Now we have Philando Castille, who, by all accounts, was a model citizen. Gunned down without hesitation in his car after informing the officer that he was going to produce his permit to carry, Castille seems like the perfect person to hold up and say “this man did everything right.” He yielded to the officer when pulled over. He informed the officer that he was legally carrying. He followed all of the motions, and still wound up bleeding to death from multiple gunshot wounds.
But, like Jesus, he hung out with a woman who may have been less than the Blessed Virgin Mary herself, and if there’s one thing this Christian Nation cannot tolerate, it’s someone who is not white and less than perfect. So maybe he’s not our Black Jesus after all.
It’s possible that Iesha Evans is the Black Jesus of protesters. Maybe not. I’m sure we’ll hear in the coming days how she once got a B on a midterm or said a bad word once, or was in some way less than perfect, justifying her treatment in the scene in which she’s been immortalized. But maybe we need to stop looking for Black Jesus. Maybe we need to stop looking for that perfection and understand that we’ve already seen enough to know that there is brutal injustice going on in this nation. Half of the country lives in fear of the law, lives with a sense that they are not equal under the law, lives with examples that they can be refused justice without repercussions. Even if this is just a perception problem, it’s a problem. We need to stop looking for a savior to be crucified before our eyes to start working for salvation.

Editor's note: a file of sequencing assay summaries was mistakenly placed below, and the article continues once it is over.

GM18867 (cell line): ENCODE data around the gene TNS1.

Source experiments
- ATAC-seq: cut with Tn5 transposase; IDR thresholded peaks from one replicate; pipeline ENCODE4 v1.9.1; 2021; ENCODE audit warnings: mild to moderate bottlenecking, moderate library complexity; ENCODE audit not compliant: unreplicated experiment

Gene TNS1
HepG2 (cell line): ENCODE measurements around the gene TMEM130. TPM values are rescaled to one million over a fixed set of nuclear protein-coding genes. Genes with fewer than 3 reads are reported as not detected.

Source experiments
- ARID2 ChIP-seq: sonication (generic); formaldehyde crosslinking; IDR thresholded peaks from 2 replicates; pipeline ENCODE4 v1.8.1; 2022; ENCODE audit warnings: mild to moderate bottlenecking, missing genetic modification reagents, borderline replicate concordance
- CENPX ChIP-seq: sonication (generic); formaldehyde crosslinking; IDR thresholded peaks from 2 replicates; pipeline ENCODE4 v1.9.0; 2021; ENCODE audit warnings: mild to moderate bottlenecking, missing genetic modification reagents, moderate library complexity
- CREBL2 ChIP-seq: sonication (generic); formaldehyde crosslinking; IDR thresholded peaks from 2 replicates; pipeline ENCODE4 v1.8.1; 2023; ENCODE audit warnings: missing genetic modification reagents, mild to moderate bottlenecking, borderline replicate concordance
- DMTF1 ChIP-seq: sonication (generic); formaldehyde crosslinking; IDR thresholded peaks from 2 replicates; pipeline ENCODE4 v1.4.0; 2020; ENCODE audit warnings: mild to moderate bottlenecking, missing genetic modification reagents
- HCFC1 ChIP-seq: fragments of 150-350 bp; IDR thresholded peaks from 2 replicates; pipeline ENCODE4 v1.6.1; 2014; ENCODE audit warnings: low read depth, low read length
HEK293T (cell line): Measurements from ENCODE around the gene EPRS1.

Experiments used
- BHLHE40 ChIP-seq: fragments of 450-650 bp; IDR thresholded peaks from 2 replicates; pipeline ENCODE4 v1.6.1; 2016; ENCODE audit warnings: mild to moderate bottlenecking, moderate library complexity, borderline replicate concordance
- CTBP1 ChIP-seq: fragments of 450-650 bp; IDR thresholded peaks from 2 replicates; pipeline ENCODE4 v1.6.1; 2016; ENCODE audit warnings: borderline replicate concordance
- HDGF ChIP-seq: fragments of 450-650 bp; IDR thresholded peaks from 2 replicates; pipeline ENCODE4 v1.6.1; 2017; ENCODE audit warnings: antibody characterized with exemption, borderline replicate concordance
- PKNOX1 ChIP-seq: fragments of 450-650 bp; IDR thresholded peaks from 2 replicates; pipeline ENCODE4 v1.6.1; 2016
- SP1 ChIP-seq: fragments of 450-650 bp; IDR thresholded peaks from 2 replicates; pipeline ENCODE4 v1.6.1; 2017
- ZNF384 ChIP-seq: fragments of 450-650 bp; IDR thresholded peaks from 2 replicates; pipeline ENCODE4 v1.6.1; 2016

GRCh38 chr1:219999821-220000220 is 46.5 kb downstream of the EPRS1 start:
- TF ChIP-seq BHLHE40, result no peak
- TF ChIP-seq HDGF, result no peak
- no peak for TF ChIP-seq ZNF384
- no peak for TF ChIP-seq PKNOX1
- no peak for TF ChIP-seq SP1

Ahmed Mohamed was arrested for making a hoax bomb. That’s the official reason for his arrest. But that’s not why he was arrested. The why of why he was arrested is a little more complicated, but it boils down pretty succinctly to bigotry, xenophobia, and terrorism.
Let’s get a few things straight, this wasn’t a “post-9/11 overreaction.” This was a number of people actively taking their racism out on a 13-year-old boy. There was, at no point in the ordeal, an actual fear or even belief that he had made a bomb or even intended to make a device that people would believe was a bomb. Ahmed’s English teacher decided that it would be better to err on the side of lynching than let this opportunity to be a terrible example to the class pass by. Upon seeing the clock, the teacher declared that it looked like a bomb, despite Ahmed’s calm protests that it didn’t.
This teacher, this brave first responder, then had Ahmed taken out of class. Note that the teacher didn’t immediately call for a lockdown and evacuate the class. The teacher didn’t actually think that it was a bomb and the teacher at no point believed that there was any danger. The teacher was (to use the accurate terminology) a fucking asshole racist bigoted xenophobe who had found the perfect excuse to toss the local Muslim kid to the wolves. But the fun didn’t stop with Ahmed’s English teacher.